I haven't found the resources explaining about exact authentication mechanism about wpa-psk in the internet. finally i found securitytube videos i found one video regarding the wpa-psk concepts.in those videos it is said that wpa-psk uses dynamic keys unlike wep keys these are per-packet basis and per-session basis. i didn't understood what is the difference in them even wep is also providing unique keystreams per packet basis and per session basis and he also mentioned the main vulnerability resides in static wep key what is that mean i didn't understood.

1 Answer 1


Wired Equivalent Privacy (WEP) Is defined in IEEE 802.11. It uses a 40 or 104 bit key along with a 24 bit Initialization Vector (IV), and the RC4 stream cipher. The purpose of an IV is to ensure that the same key is never used twice but for it to work the IV must never repeat. It is also important how it is combined with the actual key. WEP concatenates the IV with the root key, which is static and does not change after setup, and then sends it to RC4.

So the input to RC4 is IV + KEY or can be thought of as RC4(IV+KEY). The IV being only 24 bits (about 16 million frames) will repeat quickly on busy networks, this allows related-key attacks. This was done because the key can only be used to encrypt one message or you end up with basically a two-time pad. The IV is also sent in the clear along with the ciphertext so that the receiver knows what IV was used because it is needed for decryption.

Further there are different modes of choosing an IV. If you use a counter method you are guaranteed to not repeat an IV for the duration of 16 million frames with WEP. If it is random due to the birthday paradox it happens much quicker. WEP uses a counter mode and the related key attack is made possible because the RC4 PRNG is not designed to be secure for closely related keys like RC4(1+KEY) and RC4(2+KEY).

Today with tools like aircrack-ng it can be broken in seconds simply by listening to traffic. As of 2004 WEP has been officially replaced with Wi-Fi Protected Access II (WPA2) in the IEEE 802.11i standard.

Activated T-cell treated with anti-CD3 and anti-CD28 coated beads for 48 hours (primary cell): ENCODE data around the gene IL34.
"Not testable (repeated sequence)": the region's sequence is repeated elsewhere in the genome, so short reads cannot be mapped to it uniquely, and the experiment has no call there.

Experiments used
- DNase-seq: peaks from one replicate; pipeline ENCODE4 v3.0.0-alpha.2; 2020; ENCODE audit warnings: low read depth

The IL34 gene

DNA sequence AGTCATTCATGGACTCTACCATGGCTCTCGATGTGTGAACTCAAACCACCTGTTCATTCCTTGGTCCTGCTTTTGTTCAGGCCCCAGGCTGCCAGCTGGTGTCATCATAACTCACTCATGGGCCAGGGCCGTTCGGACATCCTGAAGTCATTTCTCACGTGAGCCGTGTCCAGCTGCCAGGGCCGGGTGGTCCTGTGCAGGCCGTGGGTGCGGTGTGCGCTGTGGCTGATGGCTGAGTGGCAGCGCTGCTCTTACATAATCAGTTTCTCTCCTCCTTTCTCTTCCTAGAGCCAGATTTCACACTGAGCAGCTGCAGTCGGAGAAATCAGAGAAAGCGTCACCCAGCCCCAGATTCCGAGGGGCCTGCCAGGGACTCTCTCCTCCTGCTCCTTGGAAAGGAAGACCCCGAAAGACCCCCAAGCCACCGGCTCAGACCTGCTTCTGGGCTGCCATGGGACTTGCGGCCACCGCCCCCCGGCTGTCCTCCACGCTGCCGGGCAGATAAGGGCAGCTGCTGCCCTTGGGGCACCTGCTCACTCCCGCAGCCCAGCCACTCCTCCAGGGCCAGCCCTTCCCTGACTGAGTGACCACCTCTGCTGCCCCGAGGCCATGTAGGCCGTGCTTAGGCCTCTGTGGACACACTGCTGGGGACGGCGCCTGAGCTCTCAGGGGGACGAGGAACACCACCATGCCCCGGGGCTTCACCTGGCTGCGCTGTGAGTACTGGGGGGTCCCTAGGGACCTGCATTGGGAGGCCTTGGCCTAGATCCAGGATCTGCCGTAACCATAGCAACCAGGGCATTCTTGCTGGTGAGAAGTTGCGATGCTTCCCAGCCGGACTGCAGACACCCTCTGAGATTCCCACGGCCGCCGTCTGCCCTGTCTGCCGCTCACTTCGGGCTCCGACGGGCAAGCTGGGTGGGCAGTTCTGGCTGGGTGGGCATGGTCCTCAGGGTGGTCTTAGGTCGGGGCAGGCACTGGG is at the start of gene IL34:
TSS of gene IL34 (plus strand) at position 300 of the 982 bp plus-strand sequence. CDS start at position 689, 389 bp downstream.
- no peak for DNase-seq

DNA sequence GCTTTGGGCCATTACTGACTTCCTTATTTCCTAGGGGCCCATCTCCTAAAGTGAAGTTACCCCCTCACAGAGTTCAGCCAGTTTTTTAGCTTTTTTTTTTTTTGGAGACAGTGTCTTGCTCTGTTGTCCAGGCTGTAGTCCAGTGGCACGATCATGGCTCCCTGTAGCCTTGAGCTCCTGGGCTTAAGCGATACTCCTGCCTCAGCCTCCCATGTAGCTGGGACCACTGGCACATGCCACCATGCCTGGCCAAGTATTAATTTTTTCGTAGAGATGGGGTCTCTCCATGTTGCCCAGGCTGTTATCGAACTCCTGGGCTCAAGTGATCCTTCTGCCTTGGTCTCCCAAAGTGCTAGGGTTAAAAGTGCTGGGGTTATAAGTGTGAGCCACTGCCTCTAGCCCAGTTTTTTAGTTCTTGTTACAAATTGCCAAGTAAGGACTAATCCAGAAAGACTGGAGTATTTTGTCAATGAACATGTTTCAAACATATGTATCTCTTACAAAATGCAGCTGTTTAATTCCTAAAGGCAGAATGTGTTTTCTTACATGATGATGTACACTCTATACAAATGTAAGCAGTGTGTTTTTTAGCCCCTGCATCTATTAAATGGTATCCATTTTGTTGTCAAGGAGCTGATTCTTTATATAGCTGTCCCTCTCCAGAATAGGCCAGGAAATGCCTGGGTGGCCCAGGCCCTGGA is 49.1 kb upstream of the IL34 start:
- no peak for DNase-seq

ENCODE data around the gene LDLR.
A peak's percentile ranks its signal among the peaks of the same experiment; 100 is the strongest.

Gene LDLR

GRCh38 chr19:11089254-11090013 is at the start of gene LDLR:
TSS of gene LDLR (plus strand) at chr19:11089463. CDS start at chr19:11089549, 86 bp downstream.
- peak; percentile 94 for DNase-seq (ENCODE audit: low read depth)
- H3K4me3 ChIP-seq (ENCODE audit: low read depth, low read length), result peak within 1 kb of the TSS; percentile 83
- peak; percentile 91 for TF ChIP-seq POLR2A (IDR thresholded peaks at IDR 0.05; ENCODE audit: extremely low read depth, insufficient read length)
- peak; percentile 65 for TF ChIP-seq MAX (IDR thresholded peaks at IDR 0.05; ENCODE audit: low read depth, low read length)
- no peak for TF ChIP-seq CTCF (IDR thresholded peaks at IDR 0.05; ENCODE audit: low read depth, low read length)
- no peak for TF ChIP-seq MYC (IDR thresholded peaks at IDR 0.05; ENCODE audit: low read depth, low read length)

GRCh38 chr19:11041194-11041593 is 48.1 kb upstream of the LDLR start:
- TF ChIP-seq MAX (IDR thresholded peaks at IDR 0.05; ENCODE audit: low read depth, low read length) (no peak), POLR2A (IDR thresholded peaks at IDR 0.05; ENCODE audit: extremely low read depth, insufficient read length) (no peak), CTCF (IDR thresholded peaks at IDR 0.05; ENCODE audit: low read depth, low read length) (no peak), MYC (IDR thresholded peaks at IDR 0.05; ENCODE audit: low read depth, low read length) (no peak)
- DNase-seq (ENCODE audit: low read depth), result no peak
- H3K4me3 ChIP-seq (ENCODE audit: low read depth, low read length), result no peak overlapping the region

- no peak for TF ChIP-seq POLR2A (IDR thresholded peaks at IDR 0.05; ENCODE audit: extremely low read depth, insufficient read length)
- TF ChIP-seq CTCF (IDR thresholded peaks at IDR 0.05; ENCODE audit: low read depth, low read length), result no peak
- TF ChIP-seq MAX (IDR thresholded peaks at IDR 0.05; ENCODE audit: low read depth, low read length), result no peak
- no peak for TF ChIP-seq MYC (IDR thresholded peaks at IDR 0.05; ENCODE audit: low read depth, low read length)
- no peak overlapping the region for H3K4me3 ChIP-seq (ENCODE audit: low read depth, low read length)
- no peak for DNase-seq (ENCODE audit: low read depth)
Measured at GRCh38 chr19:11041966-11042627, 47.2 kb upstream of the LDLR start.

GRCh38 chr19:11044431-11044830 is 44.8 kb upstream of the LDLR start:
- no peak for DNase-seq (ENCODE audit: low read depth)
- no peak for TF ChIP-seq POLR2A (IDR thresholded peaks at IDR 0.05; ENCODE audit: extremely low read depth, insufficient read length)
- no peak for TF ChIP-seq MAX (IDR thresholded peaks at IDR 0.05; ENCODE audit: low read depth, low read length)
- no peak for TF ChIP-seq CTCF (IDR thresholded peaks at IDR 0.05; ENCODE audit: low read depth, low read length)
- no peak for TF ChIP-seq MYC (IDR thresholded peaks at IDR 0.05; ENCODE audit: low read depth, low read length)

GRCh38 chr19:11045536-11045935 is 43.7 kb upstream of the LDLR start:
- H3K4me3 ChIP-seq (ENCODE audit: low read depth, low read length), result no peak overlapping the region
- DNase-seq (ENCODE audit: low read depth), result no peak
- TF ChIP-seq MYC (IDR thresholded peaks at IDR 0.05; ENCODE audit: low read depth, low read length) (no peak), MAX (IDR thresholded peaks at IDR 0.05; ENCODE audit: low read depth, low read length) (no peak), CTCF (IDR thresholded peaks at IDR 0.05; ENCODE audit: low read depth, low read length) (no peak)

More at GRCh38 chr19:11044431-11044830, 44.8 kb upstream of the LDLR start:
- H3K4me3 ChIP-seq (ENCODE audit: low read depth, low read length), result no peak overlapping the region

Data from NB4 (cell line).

Wi-Fi Protected Access (WPA) was designed to be backwards compatible with the hardware that WEP algorithms ran on which required the use of WEP’s RC4 to encrypt traffic. It has the addition of the Temporal Key Integrity Protocol (TKIP) which generates a new 128 bit key for each packet and no longer allows the system to be broken by simply listening. It does this by combining the root key with the IV and then passing it to RC4.

In 2008 an attack on TKIP was released which allows an attacker to send some chosen packets by exploiting WPA’s Message Integrity Check (MIC) which was used to replace WEP’s CRC-32.

Wi-Fi Protected Access II (WPA2) uses the same 8-63 character Pre-Shared Key (PSK) as WEP; however, it avoids the problems of WEP and WPA by replacing both the TKIP and RC4 with AES-Counter Mode CBC-MAC Protocol (AES-CCMP) which restricts AES to 128 bits. AES-CBC mode providing robust protection against patterns being found and CBC-MAC providing excellent message integrity.

There are currently no attacks directly against the encryption protocol of WPA2 and it should always be used over WEP and WPA.

Further reading: The best resource for in depth explination of crypto basics, and intro to crypto I know of is this video series Introduction to Cryptography by Christof Paar.

A good video focused on your question specifically is Attacks on stream ciphers and the one time pad although it does not cover it in nearly as much depth, it is a good higher level overview.

This question probably would have been answered much quicker on the cryptography page.

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